Can A 144 Hz FHD Display For $250 Achieve Gaming Nirvana?
Already, 2014 has proven to be a great year for gamers. Beyond the fast, efficient CPUs, amazingly powerful graphics configurations, and gorgeous 4K displays, we're seeing more monitors with high refresh rates for gaming, along with technologies like Nvidia's G-Sync. As new capabilities are added and specification sheets grow to include the corresponding jargon, it's more important than ever to quantify what sets all of the options apart. We've received a ton of reader requests for more gaming monitor coverage, so we're sharpening our focus on that genre.
By now, it's commonly accepted that high refresh rates are a key ingredient in a monitor able to anchor the most fully-loaded gaming rigs. When you spend four figures on graphics cards alone, you don't want to flip on v-sync and get stuck at 60 Hz. That'd be like trying to drive a Ferrari in Manhattan.
Displays capable of running at 144 Hz are fairly rare in the PC world. However, we just received our third example from AOC, the brand-new G2460PQU. We’ve mentioned before that many HDTVs run at 120 and even 240 Hz, and many of you have wondered why the same is not true for monitors. The distinction is that HDTVs cannot accept a signal faster than 60 Hz. For the most performance-sensitive games, you want a display that can actually process a 144 Hz signal, and that just doesn’t exist in the realm of television.
|Panel Type||TN Film|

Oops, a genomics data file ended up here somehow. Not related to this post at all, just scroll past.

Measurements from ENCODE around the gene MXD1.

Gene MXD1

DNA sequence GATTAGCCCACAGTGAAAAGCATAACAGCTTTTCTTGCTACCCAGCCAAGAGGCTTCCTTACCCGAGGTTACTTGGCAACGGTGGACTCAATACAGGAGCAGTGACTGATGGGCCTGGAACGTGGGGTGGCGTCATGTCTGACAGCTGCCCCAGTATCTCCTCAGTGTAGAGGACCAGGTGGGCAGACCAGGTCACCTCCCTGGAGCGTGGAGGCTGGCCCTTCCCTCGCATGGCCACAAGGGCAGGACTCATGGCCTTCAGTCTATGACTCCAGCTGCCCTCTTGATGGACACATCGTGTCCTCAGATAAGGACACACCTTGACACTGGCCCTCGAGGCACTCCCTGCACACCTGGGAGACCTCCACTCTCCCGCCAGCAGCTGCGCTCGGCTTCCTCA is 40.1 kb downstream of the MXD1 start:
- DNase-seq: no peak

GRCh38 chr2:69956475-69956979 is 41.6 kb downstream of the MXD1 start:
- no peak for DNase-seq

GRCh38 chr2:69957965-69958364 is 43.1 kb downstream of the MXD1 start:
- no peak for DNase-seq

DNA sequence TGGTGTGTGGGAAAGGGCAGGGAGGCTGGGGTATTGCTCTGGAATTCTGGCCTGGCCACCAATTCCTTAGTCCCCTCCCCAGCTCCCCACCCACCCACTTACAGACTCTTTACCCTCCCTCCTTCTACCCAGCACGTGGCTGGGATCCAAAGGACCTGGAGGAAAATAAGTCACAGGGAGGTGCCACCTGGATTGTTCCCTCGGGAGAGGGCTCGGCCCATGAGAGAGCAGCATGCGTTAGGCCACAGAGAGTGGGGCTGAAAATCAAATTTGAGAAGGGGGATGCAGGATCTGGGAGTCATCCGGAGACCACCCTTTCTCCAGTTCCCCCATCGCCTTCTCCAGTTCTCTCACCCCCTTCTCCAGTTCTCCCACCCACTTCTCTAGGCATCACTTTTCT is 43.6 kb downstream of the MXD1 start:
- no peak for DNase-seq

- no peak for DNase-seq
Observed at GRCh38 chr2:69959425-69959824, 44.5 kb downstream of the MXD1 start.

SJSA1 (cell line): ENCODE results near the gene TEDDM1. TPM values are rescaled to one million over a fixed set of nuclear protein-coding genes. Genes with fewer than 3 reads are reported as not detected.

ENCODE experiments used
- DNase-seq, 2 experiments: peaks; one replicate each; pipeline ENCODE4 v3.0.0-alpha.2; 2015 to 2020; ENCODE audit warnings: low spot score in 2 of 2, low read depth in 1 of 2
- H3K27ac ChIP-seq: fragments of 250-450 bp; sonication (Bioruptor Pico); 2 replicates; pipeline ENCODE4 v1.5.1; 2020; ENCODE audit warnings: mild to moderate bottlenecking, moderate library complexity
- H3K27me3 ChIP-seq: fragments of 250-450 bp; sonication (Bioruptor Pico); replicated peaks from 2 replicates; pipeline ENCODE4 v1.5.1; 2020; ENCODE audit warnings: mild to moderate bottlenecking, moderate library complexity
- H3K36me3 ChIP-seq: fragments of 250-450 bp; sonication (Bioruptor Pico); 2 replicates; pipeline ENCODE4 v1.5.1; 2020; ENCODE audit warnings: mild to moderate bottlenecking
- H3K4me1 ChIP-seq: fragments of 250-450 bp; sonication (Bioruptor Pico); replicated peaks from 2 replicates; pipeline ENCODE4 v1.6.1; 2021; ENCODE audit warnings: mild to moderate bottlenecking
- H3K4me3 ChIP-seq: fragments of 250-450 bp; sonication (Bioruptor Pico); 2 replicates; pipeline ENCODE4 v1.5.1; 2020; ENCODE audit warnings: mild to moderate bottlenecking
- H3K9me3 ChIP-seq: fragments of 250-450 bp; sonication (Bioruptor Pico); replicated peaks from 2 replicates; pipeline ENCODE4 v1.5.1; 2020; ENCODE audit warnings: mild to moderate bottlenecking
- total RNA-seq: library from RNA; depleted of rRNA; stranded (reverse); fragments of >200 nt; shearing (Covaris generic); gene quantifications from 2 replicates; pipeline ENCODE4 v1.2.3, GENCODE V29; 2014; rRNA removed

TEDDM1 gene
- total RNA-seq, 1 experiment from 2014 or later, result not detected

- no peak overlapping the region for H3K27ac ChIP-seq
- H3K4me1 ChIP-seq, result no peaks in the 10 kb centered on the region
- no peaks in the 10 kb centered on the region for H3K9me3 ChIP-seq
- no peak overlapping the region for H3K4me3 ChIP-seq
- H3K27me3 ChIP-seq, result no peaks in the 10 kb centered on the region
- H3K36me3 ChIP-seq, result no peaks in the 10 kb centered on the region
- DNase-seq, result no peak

|Backlight||W-LED, edge array|
|Max Refresh Rate||144 Hz|
|Native Color Depth||8-bit (6-bit w/FRC)|
|Response Time (GTG)||1 ms|
|Speakers||2 x 2 W|
|Audio In, 3.5 mm||1|
|USB v2.0||1 up, 4 down|
|Media Card Reader||-|
|Panel DimensionsW x H x D||22.3 x 15.5 x 9.6 in566 x 394 x 244 mm|
|Panel Thickness||2 inches / 51 mm|
|Bezel Width||0.6-1 inched / 15-25 mm|
|Weight||13.9 lbs / 6.3 kg|
If you read our reviews of the BenQ XL2720Z (a 27-inch screen for $450) and Asus VG248QE (a 24-inch display priced at $270), this screen's specs will look pretty familiar. It is unfortunate that manufacturers still have to rely on a 6-bit/FRC TN panel to run at rates higher than 60 Hz. But for now, that is another universally accepted constant. Overlord Computer is attempting to buck the trend with its IPS-based Tempest X270OC, which we expect to review very soon. But a monitor like that is the exception, not the rule.
The principal hurdle to moving pixels at a high rate is bandwidth. A TN part has a much easier time dealing with 120 or 144 Hz refresh rates because its processing demand is much lower than that of an 8-bit IPS display. We’ve seen enough examples to say that image quality is not noticeably impacted by the reduced bit depth. Frame Rate Conversion continues to be an effective means of rendering 8-bit color with a 6-bit native LCD panel.
While the G2460PQU is new to gamers in the U.S., it’s been available abroad for several months. Comparisons to the Asus and BenQ 144 Hz displays are inevitable. The base specs are nearly identical. But there is one feature AOC doesn’t offer, and that’s any sort of motion blur reduction.
We talked quite a bit about BenQ’s Blur Reduction, which strobes the backlight between frames and can help reduce or eliminate motion blur at the expense of light output. Asus’ VG248QE does the same thing if you connect it to an Nvidia LightBoost-enabled graphics board. AOC, however, does not offer a comparable capability. Is this a potential deal-breaker? We’ll go into more depth about the implications on page nine, after our response and lag tests.
Aside from that one omission, the G2460PQU's specs suggest that it's a well-made gaming-oriented screen with the sort of performance attributes discerning enthusiasts are looking for. Let's see if those figures bear out in practice.